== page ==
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Exclusive: CVC prepares sale of Swiss telecom group Sunrise - sources

By Arno Schuetze and Oliver Hirt

FRANKFURT/ZURICH (Reuters) - Private equity fund CVC is preparing to divest Sunrise, Switzerland's second-biggest mobile operator, after failing to merge it with a peer in 2010, four people familiar with the matter said.

CVC has started discussions with banks over a possible role in a sale or listing of Sunrise, three of the sources said, although no banks have yet been appointed. An exit could take place within the next 6 to 18 months, the fourth source said.

CVC declined to comment.

Based on the core earnings multiple of 5.1 that its European peers are trading at, Sunrise's equity and debt could be valued at about 3.2 billion Swiss francs ($3.6 billion).

Three operators compete in the Swiss telecoms market, which offers higher profit margins than many other European countries, but smaller rivals to ex-monopolist Swisscom - Sunrise and Orange Switzerland- have long struggled to gain critical mass.

Swisscom's market share has been stable around 62 percent over the last decade, while that of Sunrise has risen only slightly to 21 percent and that of third-ranked Orange stands at 17 percent.

CVC bought Sunrise in 2010 for 3.3 billion Swiss francs.

Soon after, an attempt to merge the second and third place operators Sunrise and Orange was blocked by the Swiss Competition Commission on grounds that it would lead to higher prices for consumers.

At the time, Orange Switzerland was owned by France Telecom and is now owned by private equity group Apax.

"Stock markets are buoyant and there is a lot of M&A activity in the sector - that has sped up CVC's exit considerations," one of the sources said.

"To extract a maximum price, CVC will likely launch a dual track process that may result either in an stock market listing public offering or a trade sale," the source added.

Sunrise's business has struggled this year however, and it is not clear that the company will attract takeover interest from other telecom companies.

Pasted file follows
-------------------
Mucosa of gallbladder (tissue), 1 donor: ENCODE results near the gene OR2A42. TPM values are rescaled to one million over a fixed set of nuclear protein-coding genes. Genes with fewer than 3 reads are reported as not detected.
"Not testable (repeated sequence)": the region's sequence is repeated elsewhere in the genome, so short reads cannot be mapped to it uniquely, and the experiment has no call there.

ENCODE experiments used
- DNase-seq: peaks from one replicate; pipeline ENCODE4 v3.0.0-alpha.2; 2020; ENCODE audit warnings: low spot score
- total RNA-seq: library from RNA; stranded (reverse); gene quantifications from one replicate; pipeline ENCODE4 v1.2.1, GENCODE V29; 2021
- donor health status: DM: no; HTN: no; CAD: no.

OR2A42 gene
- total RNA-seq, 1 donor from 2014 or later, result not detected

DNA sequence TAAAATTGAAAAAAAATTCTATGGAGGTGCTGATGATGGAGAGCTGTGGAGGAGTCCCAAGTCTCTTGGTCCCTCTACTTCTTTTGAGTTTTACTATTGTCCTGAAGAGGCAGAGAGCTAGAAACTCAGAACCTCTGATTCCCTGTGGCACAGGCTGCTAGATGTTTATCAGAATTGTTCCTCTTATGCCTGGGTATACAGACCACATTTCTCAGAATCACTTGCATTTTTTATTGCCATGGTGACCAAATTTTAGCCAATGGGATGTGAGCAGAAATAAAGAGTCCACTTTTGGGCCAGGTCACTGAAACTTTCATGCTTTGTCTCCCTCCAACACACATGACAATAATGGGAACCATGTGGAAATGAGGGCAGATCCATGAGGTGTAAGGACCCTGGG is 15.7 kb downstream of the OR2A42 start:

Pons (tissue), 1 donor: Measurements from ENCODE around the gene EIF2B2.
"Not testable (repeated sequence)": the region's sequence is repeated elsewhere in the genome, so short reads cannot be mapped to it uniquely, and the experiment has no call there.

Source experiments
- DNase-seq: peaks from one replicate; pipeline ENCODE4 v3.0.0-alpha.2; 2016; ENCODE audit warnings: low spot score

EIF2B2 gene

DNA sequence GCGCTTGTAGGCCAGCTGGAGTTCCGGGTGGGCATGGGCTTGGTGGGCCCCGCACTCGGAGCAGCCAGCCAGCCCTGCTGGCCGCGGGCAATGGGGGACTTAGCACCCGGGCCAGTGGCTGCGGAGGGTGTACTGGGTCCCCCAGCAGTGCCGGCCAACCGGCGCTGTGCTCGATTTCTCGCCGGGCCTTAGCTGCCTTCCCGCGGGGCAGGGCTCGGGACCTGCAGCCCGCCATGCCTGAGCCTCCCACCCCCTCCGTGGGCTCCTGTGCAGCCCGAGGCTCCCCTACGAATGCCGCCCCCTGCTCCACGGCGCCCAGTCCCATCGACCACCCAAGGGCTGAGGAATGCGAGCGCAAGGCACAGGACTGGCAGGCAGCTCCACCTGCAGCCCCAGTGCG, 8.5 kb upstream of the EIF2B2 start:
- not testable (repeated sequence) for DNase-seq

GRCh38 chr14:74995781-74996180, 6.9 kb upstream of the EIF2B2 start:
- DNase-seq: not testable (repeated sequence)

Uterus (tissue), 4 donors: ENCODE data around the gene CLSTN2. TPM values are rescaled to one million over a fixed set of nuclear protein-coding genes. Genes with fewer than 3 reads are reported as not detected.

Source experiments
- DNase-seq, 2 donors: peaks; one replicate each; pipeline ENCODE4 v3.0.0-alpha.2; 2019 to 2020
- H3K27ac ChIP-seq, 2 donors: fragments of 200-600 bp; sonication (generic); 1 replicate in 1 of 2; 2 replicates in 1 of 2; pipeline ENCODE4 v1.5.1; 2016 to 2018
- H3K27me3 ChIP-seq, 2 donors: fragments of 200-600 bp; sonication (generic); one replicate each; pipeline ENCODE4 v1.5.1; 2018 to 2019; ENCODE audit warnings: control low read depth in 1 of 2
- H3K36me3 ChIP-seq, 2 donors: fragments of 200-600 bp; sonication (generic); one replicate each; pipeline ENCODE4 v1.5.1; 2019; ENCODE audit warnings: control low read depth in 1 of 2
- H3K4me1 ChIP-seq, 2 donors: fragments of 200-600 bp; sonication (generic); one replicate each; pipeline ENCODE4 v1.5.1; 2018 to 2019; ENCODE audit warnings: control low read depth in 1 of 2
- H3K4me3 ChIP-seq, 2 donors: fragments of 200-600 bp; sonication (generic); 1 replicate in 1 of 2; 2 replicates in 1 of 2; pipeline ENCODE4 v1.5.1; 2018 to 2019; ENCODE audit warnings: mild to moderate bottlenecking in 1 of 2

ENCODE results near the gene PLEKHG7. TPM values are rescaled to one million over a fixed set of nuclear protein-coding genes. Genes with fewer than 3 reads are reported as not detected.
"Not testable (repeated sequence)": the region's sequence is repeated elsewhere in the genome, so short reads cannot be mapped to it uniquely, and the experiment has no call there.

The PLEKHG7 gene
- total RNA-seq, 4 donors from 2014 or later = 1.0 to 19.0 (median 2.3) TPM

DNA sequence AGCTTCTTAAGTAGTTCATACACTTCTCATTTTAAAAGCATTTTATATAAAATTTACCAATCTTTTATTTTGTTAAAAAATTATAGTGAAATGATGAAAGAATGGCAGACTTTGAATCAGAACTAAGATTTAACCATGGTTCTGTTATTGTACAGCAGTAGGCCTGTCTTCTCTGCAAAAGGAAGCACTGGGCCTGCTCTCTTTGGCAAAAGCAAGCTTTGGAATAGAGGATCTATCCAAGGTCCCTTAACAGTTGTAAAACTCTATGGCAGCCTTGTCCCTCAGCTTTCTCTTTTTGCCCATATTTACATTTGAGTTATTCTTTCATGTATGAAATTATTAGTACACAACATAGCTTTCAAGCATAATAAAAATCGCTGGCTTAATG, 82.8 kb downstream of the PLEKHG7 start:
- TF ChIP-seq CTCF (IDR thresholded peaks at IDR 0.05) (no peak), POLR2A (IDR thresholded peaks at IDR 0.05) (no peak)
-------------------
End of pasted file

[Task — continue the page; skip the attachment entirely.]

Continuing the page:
In a potential share sale, Sunrise could benefit from the rising valuation of the sector, which has added 25 percent since the beginning of the year.

Analysts said another attempt at consolidating the Swiss market from three to two players was unlikely to pass muster with competition regulators. Meanwhile, many of Europe's large telecom groups such as Orange and Telefonica are in the process of shedding assets in smaller countries to cut debt and are not interested in buying more.

"They could struggle to find a buyer among telecom operators," Robin Bienenstock from Bernstein Research said.

"It's a small market where Swisscom is super dominant, so it's hard to see how a sub-scale operator can ever have a strong position."

In the first nine months of 2013, Sunrise's average revenue per user in mobile services - its most important business line - dropped to 41 from 45 francs a month. Operating profit in the period fell 5.6 percent to 462.5 million Swiss francs.

Hannes Wittig, analyst at JP Morgan, said that the auction of Sunrise could attract entrepreneurs such as Xavier Niel, the billionaire owner of French telecom group Iliad who bid for Orange Switzerland before it was sold to Apax.

"This time round there could be more interest from international players like Carlos Slim, who is now present in the region, or one of the larger European operators looking for scale," said Wittig.

Liberty Global, which owns Swiss cable operator Cablecom, could also look at the asset, said Wittig, but this would contradict the John Malone-backed group's wariness to date of mobile acquisitions.

Liberty, Europe's biggest cable group plans to sell mobile services as part of all-inclusive bundles across its 12 markets in the coming years but is not yet convinced that such so-called quadruple-play offers are a big attraction.

(Editing by Ludwig Burger; Editing by Elaine Hardcastle and Jane Merriman)

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